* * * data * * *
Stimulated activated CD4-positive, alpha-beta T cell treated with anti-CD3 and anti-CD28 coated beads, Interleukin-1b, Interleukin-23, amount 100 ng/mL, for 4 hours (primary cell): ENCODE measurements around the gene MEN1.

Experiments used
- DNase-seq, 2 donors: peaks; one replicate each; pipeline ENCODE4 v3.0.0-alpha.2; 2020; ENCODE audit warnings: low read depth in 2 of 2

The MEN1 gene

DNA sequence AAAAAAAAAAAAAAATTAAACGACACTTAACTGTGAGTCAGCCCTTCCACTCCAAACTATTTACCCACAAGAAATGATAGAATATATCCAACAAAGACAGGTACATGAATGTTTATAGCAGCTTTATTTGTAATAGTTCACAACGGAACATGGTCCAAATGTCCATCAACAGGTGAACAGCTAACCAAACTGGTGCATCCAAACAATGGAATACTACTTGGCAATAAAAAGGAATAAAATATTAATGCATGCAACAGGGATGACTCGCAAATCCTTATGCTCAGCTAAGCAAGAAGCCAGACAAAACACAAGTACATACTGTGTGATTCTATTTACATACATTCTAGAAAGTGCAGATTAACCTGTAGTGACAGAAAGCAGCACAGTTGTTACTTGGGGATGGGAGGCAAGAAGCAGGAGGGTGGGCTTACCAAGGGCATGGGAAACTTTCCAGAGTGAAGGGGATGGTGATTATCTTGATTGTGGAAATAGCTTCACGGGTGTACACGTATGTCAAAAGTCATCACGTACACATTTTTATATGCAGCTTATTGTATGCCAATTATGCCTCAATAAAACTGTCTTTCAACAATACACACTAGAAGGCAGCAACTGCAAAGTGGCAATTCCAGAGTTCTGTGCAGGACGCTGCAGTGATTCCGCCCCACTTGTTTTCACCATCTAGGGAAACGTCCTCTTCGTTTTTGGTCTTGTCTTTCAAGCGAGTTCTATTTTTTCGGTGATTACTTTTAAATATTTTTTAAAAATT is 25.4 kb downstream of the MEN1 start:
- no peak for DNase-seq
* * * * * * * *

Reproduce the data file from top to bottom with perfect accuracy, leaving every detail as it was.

Stimulated activated CD4-positive, alpha-beta T cell treated with anti-CD3 and anti-CD28 coated beads, Interleukin-1b, Interleukin-23, amount 100 ng/mL, for 4 hours (primary cell): ENCODE measurements around the gene MEN1.

Experiments used
- DNase-seq, 2 donors: peaks; one replicate each; pipeline ENCODE4 v3.0.0-alpha.2; 2020; ENCODE audit warnings: low read depth in 2 of 2

The MEN1 gene

DNA sequence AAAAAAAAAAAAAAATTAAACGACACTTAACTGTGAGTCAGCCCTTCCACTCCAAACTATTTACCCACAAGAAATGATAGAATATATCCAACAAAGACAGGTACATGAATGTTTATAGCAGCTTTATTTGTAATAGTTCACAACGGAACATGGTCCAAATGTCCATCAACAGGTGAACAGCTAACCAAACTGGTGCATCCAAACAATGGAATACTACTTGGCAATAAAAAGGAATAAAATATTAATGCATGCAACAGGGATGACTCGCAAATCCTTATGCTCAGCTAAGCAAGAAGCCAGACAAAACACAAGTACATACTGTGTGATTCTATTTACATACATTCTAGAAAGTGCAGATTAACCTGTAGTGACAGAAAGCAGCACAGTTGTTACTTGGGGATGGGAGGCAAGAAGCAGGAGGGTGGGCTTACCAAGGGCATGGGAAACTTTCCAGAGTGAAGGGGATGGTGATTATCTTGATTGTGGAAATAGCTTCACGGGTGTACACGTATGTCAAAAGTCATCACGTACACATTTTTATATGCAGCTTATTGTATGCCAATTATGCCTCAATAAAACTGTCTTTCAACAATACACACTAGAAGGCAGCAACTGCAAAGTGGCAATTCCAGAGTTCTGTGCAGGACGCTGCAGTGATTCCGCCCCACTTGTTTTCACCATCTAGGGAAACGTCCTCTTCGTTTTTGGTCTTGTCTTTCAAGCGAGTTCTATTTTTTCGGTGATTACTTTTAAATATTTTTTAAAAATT is 25.4 kb downstream of the MEN1 start:
- no peak for DNase-seq